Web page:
Dairy farmers have made great strides in reducing heat stress in the last 20 years. However, the average cow produced about 1.4% more milk per year over that time period, which means higher dry matter intake and heat production.
    The summer of 2019 did not seem to have extended periods of heat and humidity resulting in widespread dairy cow heat stress, and most farms did not see huge drops in production in our area; however, examination of pregnancy and conception rates on most high producing dairies we see tells a different story.
    It was not uncommon to see a 5 or 10 percentage point drop in conception rates, e.g., from 45% to 35%, for the warmest month or two. While this does not sound like a lot, the result is significantly fewer pregnant cows for the period and a corresponding increase in cows eligible for insemination in subsequent months, eventually resulting in a slug of pregnancies later. Thus, there is a continued need for better heat abatement strategies.
    If you are not convinced your herd suffers from heat stress or would like to know how you compare to other farms, consider checking your summer to winter ratio. The S/W ratio was developed in Israel and is described in a recent paper (Guinn: Journal of Dairy Science, 2019). The concept is to look at performance as defined by several indices for the summer (June 21 to Sept. 21) and the winter (Dec. 21 to March 19). Indices included were energy corrected milk, somatic cell count, percentage fat, percentage protein, heat detection rate, conception rate and pregnancy rate.
    The S/W ratio is the summer average divided by the winter average. For example, for energy corrected milk, Midwest herds had an S/W ratio of 0.94. The top 25th percentile had a 0.99 ratio, and the bottom 25th percentile had a ratio of 0.89. So, if your ratio is 0.89, it means your summer production was 89% of your winter production, and 75% of Midwestern herds had a higher S/W ratio than yours. And, your herd likely suffered more severe heat stress than most.
    Not surprisingly, pregnancy rate shows the lowest average S/W ratio in the study. Pregnancy rate is dependent on conception rate and heat detection rate, both of which typically decline in the summer, so pregnancy rate will decline more than heat detection or conception rate. The average S/W ratio for pregnancy rate was 0.82, meaning average pregnancy rate in the summer is only 82% of winter. The top 25% of herds had a S/W ratio of 1.04, meaning they actually did slightly better in the summer than winter, and the lowest 25% had a ratio of 0.63. The average S/W ratios for SCC, fat, protein and heat detection rate are 1.05, 0.95, 0.96 and 0.97, respectively. DHI test day data was used in this study, but one could calculate ratios using DC 305 or other on farm data sources.
    A recent literature review regarding heat stress management (Negron-Perez: Journal of Dairy Science, 2019) made a few interesting points regarding causes of decreased milk production and poorer reproductive performance.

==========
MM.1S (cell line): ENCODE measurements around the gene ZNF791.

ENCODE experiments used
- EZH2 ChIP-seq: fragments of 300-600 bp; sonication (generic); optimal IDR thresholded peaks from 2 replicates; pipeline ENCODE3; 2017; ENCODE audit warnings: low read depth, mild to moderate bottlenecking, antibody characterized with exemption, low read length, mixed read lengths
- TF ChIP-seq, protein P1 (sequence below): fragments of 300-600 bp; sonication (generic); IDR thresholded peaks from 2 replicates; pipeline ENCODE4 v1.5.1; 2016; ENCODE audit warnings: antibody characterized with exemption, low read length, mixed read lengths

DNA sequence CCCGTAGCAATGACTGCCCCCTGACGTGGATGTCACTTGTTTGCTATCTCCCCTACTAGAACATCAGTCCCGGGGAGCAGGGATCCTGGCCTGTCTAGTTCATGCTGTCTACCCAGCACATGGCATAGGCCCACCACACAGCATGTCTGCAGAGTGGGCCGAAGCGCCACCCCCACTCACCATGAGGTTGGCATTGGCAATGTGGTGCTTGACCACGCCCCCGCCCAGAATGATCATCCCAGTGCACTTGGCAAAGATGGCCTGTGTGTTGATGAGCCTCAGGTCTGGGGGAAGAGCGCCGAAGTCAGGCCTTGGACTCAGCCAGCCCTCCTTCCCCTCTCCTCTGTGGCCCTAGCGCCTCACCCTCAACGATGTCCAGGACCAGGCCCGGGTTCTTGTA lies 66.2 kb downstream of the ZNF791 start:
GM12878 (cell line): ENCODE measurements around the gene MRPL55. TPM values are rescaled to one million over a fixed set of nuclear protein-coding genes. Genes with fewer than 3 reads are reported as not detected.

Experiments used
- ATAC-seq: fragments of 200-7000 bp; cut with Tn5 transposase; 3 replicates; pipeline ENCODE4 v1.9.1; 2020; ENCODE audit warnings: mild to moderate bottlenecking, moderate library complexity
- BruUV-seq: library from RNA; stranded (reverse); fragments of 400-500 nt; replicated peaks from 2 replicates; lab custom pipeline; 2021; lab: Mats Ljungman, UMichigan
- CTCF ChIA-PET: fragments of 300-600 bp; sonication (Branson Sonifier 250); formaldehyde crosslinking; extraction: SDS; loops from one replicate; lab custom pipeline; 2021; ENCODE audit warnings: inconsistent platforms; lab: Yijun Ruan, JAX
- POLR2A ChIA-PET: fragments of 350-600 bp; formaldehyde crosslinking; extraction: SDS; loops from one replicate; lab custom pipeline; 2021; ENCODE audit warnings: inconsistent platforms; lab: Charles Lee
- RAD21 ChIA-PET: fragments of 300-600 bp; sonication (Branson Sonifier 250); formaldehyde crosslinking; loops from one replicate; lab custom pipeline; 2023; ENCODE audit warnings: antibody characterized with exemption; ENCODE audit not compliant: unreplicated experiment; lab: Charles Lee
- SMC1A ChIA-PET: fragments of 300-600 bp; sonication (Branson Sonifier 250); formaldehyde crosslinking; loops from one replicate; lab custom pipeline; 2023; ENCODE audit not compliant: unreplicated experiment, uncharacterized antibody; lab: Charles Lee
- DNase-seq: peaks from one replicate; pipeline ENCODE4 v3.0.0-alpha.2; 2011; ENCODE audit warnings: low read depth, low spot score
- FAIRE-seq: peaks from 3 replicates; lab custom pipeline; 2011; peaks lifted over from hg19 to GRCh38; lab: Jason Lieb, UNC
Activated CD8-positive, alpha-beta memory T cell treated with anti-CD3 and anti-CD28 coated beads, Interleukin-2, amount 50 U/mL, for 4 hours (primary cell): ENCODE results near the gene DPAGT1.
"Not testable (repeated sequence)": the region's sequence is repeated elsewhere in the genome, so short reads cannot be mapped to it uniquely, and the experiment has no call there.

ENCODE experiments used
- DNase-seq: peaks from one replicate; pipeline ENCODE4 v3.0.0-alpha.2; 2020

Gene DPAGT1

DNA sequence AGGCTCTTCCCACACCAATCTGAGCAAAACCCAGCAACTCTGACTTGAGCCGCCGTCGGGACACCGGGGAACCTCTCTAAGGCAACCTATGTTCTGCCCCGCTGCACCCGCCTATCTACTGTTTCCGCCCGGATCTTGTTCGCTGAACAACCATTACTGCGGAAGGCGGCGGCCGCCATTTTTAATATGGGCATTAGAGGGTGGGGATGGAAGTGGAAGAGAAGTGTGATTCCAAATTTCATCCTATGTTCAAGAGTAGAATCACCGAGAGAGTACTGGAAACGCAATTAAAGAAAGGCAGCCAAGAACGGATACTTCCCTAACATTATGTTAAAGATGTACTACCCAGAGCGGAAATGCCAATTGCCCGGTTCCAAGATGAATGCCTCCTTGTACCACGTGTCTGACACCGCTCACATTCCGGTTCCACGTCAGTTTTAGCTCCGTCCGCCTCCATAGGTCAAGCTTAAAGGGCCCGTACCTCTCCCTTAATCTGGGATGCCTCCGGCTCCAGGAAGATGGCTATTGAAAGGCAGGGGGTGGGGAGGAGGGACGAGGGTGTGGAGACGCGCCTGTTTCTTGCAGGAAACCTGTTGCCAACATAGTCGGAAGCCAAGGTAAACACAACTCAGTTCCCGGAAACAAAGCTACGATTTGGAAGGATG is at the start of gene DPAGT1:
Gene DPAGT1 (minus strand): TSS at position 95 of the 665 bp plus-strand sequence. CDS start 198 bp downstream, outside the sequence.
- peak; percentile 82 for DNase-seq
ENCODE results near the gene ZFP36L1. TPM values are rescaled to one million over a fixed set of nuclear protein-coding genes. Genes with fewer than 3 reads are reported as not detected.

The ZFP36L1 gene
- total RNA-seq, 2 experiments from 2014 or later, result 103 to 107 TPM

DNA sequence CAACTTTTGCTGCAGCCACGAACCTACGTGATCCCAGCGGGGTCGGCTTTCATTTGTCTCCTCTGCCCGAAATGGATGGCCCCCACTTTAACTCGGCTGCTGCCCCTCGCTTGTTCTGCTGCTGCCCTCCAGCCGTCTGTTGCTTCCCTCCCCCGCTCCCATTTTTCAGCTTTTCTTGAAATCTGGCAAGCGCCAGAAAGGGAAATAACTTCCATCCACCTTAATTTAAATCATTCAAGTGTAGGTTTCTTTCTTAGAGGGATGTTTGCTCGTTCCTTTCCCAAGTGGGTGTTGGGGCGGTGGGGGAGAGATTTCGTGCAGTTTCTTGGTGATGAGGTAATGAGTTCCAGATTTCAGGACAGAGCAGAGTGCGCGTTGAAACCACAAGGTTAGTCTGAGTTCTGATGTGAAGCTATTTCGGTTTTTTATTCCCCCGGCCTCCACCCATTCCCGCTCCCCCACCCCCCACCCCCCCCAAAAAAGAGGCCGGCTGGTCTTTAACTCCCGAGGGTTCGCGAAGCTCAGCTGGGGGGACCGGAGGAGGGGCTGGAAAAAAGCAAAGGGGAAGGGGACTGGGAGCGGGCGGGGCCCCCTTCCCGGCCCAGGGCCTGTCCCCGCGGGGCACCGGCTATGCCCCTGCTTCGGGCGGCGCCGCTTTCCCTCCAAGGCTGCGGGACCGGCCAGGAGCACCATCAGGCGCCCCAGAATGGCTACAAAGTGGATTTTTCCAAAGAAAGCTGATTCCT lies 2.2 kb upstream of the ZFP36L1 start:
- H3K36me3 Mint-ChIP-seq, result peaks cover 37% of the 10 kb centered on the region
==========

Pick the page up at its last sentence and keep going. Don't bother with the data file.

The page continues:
One, only about one-third of reduction of milk production is due to decreased dry matter intake during heat stress. The rest is due to increased maintenance requirements to dissipate heat and changes in metabolism of the cow. Thus, strategies focused on maintaining dry matter intake alone will not control heat stress.
    Two, impaired fertility during heat stress is mainly due to reduced estrus detection, altered follicular function and early embryonic death. Ovarian follicle size is 0.1 mm less for each additional point of temperature-humidity index on the day of estrus. The composition of follicular fluids changes during heat stress too, and there are a variety of direct damages to the oocytes themselves. Oocyte damage also explains the carryover effect, where one sees approximately two months of impaired fertility in the cooler fall. It takes 40 to 50 days for follicles to develop into large, dominant follicles and ovulate, so if insemination occurs just before ovulation of a damaged oocyte, fertilization is less likely, and embryonic death is more likely should fertilization occur. Heat stress in dry cows near the end of gestation can reduce fertility after calving for the same reasons.
    Third, cooling cows at night is more effective than during the hottest part of the day. Milk production dropped by 1.66% when cows were cooled at night only and by 6.81% when cooled only during the day. Of course, the correct strategy is to cool during day and night.
    Fourth, strategies to reduce heat related reproductive losses might include strategic use of GnRH injections. Timed A.I. systems that rely on use of GnRH force follicular turnover and clear the ovary of damaged oocytes. Herds that do not use timed A.I. might consider GnRH use during and at the end of the summer by injecting GnRH near to or at the end of the voluntary waiting period. GnRH may also increase conception rates when given at the time of insemination on hot days.
    Dairy farmers have done an excellent job addressing heat stress in their cows as evidenced by high summer milk production and very good reproductive performance. However, heat stress is still a significant problem in most high producing herds in the Midwest. Unless improvements are made in heat abatement systems, the problem will only get worse. Heat stress is not going away any time soon.
    Bennett is one of four dairy veterinarians at Northern Valley Dairy Production Medicine Center in Plainview, Minnesota. He also consults on dairy farms in other states. He and his wife, Pam, have four children. Jim can be reached at bennettnvac@gmail.com with comments or questions.